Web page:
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A dish from an ancient capital of China now called Hangzhou, renowned for its cuisine. A city with a now central man made lake going back to antiquity. A city Marco polo is reputed to have visited (*maybe?) and paraphrasing one statement of his " a place where they combine meat with fish in their dishes". Obviously something not so common in Marco's home cuisine at that time. Hangzhou was also renowned for the beauty of her women and the fineness of her clothes plus the quality of her teas.

Hangzhou is still an interesting city but probably not as beautiful now as in the past. In fact it is becoming less and less unique

* The debate on whether or not Marco Polo ever visited China is a long ongoing argument and fairly boring debate. It may never be answered to the satisfaction of academics.


1 two-pound sea or striped bas (or red snapper or other white fish)
1 Tablespoon dry sherry
5 slices ginger root (one-eighth-inch thick)
1/4 cup sugar
1/3 cup Chinkiang or cider vinegar
1 Tablespoon soy sauce
1 garlic clove (smashed with side of a cleaver)
2 Tablespoons cornstarch


1. Rinse the fish and pat it dry, then make three slashes crosswise near the center on both sides of the fish, deep enough to break the skin and maybe 2 to 3 mm into the flesh.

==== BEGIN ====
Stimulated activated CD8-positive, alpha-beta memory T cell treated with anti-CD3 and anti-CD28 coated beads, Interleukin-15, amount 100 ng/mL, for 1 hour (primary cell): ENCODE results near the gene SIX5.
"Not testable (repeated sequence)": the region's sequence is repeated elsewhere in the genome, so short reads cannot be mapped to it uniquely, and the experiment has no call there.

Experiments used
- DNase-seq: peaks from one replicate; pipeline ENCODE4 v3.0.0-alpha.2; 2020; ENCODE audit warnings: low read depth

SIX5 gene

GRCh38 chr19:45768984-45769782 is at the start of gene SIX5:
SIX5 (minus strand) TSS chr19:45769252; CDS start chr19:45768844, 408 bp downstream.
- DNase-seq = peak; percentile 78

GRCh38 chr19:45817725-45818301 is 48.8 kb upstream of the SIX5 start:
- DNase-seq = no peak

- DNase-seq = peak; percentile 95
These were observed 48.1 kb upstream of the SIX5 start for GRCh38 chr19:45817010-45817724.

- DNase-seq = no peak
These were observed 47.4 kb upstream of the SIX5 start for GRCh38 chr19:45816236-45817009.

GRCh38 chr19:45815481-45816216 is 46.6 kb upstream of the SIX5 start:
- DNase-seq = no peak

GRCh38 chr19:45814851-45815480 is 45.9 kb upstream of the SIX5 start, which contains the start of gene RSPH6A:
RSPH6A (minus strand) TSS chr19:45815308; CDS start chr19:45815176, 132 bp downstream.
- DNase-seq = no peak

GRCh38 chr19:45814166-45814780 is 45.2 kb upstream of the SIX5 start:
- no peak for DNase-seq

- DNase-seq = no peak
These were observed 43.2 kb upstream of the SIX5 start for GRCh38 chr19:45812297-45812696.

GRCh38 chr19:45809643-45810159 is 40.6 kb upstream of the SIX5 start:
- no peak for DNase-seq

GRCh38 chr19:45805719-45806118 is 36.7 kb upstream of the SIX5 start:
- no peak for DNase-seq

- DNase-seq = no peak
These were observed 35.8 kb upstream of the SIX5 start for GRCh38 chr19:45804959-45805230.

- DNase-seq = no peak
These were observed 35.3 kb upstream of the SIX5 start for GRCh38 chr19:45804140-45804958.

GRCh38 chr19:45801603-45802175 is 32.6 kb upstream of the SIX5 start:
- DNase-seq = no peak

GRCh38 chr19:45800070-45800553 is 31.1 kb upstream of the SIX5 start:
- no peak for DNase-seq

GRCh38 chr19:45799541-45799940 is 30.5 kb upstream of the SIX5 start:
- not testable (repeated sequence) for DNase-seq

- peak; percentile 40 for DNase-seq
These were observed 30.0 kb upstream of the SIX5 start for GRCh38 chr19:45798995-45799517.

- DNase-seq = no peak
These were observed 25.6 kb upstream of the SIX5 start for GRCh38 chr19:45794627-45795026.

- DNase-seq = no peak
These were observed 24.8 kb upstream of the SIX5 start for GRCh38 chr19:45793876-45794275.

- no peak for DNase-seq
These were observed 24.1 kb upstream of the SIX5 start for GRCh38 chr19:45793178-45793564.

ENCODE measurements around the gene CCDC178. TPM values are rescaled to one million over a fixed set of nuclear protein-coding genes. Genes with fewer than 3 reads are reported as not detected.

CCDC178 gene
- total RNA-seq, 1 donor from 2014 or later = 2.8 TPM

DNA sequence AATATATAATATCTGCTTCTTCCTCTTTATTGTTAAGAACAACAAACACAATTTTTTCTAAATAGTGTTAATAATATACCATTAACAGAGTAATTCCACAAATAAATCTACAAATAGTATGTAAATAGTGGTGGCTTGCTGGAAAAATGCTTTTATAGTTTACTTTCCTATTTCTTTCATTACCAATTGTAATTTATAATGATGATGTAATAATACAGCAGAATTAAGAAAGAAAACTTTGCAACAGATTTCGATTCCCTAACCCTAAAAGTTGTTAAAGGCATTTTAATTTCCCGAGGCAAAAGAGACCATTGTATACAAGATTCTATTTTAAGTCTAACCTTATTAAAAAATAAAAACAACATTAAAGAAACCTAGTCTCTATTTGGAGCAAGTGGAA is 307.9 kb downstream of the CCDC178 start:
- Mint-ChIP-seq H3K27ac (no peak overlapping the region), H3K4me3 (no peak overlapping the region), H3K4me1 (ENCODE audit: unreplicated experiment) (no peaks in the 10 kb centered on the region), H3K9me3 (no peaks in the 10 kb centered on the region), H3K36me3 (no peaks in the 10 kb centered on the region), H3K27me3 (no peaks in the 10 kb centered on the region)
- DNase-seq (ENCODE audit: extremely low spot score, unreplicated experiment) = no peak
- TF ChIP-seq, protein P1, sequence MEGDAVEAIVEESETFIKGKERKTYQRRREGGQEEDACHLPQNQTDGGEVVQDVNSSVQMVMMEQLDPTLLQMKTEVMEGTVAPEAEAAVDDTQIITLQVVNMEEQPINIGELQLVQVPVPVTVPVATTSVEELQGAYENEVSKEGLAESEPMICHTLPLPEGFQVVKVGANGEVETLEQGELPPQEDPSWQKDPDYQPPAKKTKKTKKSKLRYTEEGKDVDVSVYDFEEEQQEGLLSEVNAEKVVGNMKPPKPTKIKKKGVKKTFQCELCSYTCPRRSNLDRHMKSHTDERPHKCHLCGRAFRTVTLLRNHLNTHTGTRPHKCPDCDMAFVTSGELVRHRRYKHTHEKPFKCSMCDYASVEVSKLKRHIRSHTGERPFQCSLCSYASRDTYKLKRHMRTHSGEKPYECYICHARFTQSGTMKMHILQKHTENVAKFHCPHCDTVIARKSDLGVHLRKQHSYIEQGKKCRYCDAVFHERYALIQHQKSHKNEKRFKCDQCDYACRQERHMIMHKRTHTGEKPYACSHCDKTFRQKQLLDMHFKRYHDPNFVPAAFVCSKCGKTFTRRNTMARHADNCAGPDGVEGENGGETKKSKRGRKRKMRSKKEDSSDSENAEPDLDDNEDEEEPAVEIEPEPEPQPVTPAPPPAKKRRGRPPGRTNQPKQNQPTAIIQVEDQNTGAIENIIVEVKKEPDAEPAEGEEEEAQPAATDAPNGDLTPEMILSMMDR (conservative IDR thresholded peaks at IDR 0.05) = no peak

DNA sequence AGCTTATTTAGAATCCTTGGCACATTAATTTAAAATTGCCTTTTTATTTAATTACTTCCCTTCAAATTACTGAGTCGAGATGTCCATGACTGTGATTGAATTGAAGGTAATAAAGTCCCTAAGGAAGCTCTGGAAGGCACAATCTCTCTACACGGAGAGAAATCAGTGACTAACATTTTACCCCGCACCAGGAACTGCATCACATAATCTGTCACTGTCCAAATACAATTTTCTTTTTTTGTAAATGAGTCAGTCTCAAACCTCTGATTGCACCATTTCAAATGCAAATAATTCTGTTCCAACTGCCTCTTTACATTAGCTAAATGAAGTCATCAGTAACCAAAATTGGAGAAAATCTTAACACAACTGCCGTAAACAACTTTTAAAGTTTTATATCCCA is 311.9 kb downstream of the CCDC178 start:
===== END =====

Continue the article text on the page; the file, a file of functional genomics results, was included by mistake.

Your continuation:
2. Bring water to the boil in a large steamer or roasting pan. Slide in the fish, add the sherry and three of the ginger slices. Cover the pan and remove it from the heat leaving the fish cook in the hot (not boiling) water for twenty minutes.
3. Chop the remaining ginger and put it in a garlic press and squeeze out the ginger juice reserving it; you should get about one-quarter teaspoon of juice.
4. Put the ginger juice in a small saucepan with the sugar, vinegar, soy sauce, garlic, and cornstarch and heat and stir continuously until it thickens. Then discard the garlic.
5. Carefully remove the fish. Use a large spatula and slide it on to a platter. Do not lift the fish. Slide it or it will fall or break apart.
6. Pour the sauce over it, and serve.